The practice of medicine is an art based on science. – Sir William Osler This was famously stated over 100 years ago by Dr. Osler, the father of modern medicine and the physician who laid the foundation for professionalism in health care.  In this vein, a panel of experts from Boston-area hospitals and elsewhere recently convened to attack the question, “What needs to change to get doctors back to the patients?”  While the ...

Read more...

I'm feeling meaningfully used today. Once again, we are faced with another set of administrative hurdles, boxes that need to be clicked, tasks that need to be completed, all in the name of demonstrating that we are meaningfully using the electronic health record in which our practice and the federal government have so heavily invested. An "eligible professional summary" arrives in my email, with lots of bars with lines, and green checks ...

Read more...

You may have already seen them -- medical scribes hunched over tablets in hospitals and doctors’ offices, working away like Kim Jong-Un’s omnipresent cadre of note takers (though in this case, they’re actually getting things done). Recently, this piece about the phenomenon was making the rounds in my corner of the Twitterverse. In a conversation with a reach so high that it at one point drew in Dr. Farzad Mostashari (former National Coordinator for ...

Read more...

After decades of bravely keeping them at bay, health care is beginning to be overwhelmed by “fast, cheap, and out of control” new technologies, from BYOD (“bring your own device”) tablets in the operating room, to apps and dongles that turn your smart phone into a Star Trek tricorder, to 3-D printed skulls. (No, not a souvenir of the Grateful Dead, a Harley decoration or a pastry for the Mexican Dia de ...

Read more...

It won’t be long before every patient has a Twitter feed, and doctors subscribe to them for real-time updates. This is a time when the demands of being a physician are changing, and we need to leverage technology to maintain awareness of a huge number of patients. There is also increasing need for handoffs and communication between providers. Here’s the bottom line: How can we improve technology when doctors seem so resistant? ...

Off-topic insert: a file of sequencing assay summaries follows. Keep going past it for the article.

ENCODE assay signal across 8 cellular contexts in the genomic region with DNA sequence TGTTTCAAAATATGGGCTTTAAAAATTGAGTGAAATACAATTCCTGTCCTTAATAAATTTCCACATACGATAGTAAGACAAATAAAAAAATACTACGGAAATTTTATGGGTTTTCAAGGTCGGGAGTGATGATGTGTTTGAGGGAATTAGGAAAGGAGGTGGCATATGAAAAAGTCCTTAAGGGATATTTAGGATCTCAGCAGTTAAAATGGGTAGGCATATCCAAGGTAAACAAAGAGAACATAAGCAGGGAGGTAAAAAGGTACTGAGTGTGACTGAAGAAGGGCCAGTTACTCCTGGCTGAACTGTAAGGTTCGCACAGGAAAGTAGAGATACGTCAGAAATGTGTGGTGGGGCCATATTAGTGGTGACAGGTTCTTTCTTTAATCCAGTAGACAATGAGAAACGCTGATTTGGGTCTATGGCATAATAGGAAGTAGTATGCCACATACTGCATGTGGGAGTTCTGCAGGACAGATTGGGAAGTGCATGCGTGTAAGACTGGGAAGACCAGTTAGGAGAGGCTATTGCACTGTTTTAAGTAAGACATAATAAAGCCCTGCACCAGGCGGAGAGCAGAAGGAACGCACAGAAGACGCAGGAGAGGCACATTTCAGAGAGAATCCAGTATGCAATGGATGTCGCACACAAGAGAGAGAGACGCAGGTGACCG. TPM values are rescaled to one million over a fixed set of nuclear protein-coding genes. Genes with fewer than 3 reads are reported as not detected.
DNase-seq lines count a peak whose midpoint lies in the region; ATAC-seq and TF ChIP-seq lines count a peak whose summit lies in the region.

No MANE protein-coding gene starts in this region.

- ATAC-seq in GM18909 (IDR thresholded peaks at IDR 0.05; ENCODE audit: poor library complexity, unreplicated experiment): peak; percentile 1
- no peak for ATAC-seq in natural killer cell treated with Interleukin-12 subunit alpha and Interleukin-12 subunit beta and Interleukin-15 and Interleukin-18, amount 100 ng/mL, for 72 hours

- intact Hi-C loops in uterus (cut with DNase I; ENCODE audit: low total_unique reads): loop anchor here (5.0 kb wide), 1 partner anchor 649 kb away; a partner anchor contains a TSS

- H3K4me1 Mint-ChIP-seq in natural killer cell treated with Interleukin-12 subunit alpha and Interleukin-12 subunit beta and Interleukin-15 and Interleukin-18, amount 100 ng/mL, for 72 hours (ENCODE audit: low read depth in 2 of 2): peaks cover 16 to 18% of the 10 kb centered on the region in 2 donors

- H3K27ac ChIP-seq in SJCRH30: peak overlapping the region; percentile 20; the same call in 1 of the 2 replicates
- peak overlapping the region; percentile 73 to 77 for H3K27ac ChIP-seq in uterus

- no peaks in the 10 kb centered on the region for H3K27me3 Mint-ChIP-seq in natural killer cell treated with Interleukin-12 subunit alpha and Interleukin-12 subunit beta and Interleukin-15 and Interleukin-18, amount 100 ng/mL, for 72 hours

Read more...

For physicians, the applications of tablets are endless Medicine is becoming mobile.  Physicians, nurses and other health care providers must be able to quickly assimilate and react to an overwhelming stream of data.  Tablet technologies, such as the iPad, have been incorporated into the workflows of many clinics, emergency rooms and hospitals.  Medical schools and residency programs are quickly adapting the technology for teaching.  While tablets do present some ...

Read more...

For the past couple of years I’ve been working as a traveling physician in 13 states across the U.S. I chose to adopt the locum tenens lifestyle because I enjoy the challenge of working with diverse teams of peers and patient populations. I believe that this kind of work makes me a better doctor, as I am exposed to the widest possible array of technology, specialist experience, and diagnostic ...

Read more...

Computerized physician order entry (CPOE) is being rolled out across our nations’ hospitals. The old days of written, and often illegible, orders from doctors are fast becoming a thing of the past. The potential for this measure to improve patient safety and transform medical practice is unquestionable. As a physician who has worked in several different hospitals since finishing my residency, my time in practice has coincided with the new age ...

Read more...

Health technology must improve patient safetyThis was the dream: We would use technology to create a seamless health care system, one where people, computers and machines would work together to improve patient care in many different ways. Health care would be more efficient, it would be safer, it would be less expensive, we would be able to transfer health-related information quickly and accurately. After ...

Read more...

Writing in the Wall Street Journal, Daniel F. Craviotto Jr. an orthopedist, made a plea to physicians to declare independence from third parties and emancipate themselves from servitude to payers, mandates and electronic health records (EHR). As rants go, this was a first class rant. But its effect was that of a Charles de Gaulle’s whisper to Vichy France rather than a Churchillian oratory at the finest hour. The article went viral ...

Read more...

Most Popular